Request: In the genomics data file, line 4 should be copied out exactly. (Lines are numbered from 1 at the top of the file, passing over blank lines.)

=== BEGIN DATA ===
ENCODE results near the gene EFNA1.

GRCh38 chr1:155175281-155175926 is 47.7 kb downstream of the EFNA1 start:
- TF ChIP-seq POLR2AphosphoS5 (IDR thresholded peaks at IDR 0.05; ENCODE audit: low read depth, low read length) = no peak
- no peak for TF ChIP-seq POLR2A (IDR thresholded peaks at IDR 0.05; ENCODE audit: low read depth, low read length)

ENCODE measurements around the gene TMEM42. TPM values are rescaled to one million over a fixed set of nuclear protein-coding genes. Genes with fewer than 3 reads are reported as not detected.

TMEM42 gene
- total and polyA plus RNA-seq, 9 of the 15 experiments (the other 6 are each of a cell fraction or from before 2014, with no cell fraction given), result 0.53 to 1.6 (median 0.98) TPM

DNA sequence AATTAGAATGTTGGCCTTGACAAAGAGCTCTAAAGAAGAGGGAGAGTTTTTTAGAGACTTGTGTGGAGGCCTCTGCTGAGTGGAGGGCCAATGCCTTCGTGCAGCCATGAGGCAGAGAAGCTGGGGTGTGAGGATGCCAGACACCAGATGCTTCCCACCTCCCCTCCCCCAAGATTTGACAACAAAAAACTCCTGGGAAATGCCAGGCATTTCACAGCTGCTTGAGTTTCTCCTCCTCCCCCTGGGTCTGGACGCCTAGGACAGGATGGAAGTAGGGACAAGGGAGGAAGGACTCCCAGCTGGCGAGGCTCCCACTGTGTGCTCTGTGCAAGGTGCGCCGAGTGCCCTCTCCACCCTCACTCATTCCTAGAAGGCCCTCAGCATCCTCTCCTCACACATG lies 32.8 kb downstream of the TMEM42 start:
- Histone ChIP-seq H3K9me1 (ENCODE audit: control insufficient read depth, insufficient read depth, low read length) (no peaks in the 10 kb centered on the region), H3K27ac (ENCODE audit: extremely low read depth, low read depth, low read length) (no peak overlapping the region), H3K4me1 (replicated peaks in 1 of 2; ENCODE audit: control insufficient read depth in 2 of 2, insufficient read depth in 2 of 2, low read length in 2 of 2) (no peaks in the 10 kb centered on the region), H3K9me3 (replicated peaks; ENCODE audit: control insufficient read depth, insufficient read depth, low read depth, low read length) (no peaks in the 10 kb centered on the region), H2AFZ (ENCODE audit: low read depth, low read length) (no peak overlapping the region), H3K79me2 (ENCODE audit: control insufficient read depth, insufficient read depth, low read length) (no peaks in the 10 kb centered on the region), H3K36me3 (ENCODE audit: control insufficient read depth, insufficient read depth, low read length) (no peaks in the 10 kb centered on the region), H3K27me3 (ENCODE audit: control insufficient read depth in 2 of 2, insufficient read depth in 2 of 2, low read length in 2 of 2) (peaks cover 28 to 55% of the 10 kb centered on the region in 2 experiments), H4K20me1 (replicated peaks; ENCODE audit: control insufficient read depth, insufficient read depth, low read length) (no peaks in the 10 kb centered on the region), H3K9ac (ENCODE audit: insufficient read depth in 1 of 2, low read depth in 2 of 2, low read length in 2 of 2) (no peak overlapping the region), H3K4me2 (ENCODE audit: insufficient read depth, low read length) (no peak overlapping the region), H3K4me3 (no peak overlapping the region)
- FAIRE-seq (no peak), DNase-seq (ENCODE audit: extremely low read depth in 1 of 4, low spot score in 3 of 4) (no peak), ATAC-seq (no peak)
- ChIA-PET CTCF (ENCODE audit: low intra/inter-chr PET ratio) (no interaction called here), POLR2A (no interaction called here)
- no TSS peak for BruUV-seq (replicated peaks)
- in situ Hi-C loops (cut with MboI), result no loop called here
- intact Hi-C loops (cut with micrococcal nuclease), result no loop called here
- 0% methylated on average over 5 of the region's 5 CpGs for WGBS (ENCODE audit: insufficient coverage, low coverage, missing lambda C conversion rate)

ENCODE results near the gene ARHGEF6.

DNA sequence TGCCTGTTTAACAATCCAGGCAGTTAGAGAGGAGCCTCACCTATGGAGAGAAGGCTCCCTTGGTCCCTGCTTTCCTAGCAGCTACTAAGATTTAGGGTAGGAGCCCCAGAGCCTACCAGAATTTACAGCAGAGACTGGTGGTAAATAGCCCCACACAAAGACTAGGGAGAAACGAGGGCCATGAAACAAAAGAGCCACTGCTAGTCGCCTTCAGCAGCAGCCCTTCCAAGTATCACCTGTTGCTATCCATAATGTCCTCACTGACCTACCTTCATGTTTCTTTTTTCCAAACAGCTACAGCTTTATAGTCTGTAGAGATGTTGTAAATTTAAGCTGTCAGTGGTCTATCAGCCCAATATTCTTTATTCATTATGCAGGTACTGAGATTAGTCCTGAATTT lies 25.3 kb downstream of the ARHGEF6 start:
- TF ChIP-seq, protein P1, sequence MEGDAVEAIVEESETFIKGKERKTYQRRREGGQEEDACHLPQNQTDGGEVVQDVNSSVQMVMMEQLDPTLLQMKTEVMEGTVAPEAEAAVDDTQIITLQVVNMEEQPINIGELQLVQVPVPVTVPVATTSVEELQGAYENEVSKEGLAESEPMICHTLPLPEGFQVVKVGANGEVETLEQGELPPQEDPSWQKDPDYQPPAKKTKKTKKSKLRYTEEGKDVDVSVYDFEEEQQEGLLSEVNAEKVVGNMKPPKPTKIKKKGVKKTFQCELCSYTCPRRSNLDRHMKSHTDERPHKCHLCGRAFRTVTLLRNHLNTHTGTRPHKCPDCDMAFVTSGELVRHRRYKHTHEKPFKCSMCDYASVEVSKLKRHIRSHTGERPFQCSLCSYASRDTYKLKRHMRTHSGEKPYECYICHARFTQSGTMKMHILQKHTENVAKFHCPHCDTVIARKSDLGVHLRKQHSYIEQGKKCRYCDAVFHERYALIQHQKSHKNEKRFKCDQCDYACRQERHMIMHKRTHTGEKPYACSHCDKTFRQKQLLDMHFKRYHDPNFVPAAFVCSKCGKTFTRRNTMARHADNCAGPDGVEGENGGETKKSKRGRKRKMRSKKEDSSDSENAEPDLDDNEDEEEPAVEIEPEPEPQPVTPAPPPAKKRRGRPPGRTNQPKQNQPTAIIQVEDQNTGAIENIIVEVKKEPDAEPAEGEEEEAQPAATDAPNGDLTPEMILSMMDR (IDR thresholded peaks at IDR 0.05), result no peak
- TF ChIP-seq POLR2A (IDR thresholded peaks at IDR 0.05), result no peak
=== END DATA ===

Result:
- no peak for TF ChIP-seq POLR2A (IDR thresholded peaks at IDR 0.05; ENCODE audit: low read depth, low read length)